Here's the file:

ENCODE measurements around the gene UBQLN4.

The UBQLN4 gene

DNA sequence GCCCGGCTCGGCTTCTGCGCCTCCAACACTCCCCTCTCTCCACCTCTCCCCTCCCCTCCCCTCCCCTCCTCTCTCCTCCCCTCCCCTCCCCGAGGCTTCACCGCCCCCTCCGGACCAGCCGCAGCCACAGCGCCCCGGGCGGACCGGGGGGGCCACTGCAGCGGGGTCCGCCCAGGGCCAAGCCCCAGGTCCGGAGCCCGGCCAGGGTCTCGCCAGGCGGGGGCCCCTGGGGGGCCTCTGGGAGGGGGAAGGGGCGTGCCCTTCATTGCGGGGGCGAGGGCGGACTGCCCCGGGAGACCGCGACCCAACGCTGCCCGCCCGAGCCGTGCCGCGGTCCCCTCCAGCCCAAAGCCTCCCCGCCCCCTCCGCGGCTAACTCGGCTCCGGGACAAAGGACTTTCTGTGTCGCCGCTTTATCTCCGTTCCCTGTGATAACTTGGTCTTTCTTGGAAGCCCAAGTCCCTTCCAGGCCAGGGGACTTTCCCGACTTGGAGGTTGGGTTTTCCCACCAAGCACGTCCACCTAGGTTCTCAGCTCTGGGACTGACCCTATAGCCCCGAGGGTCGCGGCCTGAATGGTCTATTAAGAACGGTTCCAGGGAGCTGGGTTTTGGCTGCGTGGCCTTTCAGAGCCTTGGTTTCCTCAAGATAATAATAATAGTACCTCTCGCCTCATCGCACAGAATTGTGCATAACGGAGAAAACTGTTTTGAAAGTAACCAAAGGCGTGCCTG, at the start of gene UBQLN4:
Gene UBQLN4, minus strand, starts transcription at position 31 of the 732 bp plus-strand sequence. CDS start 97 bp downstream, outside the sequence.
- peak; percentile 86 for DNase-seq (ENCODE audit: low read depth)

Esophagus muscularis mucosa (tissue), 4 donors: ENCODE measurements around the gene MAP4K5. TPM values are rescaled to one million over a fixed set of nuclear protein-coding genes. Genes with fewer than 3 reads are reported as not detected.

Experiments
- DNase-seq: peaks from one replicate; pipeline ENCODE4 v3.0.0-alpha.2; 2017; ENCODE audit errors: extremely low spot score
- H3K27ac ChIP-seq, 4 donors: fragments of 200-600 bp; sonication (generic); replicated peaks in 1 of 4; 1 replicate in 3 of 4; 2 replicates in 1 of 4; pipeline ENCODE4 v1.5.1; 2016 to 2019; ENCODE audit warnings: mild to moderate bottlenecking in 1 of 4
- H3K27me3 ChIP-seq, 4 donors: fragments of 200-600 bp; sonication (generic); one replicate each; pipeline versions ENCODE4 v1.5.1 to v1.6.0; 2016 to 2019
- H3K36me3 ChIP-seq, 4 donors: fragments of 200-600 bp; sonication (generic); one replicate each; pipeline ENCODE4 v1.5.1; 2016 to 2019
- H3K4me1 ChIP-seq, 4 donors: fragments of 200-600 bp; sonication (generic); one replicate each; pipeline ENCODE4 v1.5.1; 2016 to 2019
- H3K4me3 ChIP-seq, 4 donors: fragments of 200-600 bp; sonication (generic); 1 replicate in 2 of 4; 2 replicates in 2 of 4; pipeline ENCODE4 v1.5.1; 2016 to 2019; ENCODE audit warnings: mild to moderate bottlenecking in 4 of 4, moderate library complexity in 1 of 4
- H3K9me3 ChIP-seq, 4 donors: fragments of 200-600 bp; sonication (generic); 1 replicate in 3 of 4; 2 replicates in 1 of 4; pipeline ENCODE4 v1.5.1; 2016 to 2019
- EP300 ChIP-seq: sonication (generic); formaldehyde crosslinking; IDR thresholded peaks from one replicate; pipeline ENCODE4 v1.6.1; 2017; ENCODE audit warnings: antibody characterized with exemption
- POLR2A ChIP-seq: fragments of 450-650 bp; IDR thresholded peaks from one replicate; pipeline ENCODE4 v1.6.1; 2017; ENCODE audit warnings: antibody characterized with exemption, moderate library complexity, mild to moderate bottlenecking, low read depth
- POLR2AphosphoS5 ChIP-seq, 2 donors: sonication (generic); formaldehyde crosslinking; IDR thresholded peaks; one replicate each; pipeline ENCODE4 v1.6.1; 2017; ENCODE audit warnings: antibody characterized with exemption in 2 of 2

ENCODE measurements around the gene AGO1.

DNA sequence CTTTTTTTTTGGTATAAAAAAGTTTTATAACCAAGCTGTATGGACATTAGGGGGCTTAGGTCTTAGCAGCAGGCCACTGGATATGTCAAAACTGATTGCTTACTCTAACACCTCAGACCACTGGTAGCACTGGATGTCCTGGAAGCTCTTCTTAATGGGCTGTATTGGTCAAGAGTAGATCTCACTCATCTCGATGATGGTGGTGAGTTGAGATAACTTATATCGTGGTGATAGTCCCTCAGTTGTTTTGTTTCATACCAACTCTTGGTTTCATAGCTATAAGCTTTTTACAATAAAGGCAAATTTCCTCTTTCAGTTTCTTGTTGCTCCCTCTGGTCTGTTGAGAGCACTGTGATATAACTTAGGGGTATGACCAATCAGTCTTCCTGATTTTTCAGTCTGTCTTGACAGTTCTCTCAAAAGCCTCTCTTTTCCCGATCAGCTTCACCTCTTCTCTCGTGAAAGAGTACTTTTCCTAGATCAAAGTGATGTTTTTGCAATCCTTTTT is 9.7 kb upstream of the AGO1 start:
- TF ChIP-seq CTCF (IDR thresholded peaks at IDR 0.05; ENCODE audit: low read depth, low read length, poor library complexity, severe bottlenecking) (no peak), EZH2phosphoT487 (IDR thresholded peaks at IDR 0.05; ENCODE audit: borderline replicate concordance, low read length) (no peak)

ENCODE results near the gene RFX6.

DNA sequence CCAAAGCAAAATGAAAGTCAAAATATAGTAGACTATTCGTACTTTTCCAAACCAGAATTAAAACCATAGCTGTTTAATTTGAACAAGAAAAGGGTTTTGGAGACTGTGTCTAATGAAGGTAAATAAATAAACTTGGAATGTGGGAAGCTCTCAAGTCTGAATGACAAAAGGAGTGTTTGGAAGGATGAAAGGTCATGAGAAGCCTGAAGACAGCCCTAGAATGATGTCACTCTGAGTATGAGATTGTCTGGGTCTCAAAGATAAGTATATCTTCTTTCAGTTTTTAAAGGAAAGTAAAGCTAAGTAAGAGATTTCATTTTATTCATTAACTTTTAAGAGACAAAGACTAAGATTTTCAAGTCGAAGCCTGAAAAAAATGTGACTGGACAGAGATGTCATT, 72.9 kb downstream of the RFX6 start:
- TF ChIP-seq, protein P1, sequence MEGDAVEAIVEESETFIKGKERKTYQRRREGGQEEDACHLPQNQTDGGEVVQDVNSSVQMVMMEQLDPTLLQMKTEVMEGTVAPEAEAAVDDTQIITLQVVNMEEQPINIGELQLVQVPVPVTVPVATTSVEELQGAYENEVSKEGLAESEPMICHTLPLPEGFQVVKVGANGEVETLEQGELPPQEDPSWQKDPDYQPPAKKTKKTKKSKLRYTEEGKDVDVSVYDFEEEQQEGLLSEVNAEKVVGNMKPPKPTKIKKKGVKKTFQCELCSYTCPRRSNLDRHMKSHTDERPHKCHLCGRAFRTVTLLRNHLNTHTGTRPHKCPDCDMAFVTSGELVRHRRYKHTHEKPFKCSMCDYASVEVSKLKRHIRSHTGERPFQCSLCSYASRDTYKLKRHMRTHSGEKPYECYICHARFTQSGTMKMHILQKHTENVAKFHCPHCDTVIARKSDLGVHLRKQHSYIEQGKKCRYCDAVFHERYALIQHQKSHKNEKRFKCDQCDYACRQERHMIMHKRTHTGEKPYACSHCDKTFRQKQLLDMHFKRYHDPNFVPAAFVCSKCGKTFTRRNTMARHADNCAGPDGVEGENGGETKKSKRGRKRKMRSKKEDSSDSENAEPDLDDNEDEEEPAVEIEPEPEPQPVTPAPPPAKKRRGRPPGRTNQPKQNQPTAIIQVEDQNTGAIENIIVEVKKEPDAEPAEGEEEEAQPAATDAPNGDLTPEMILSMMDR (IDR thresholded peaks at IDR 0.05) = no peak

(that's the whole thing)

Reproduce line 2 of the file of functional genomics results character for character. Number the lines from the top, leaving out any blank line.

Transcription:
The UBQLN4 gene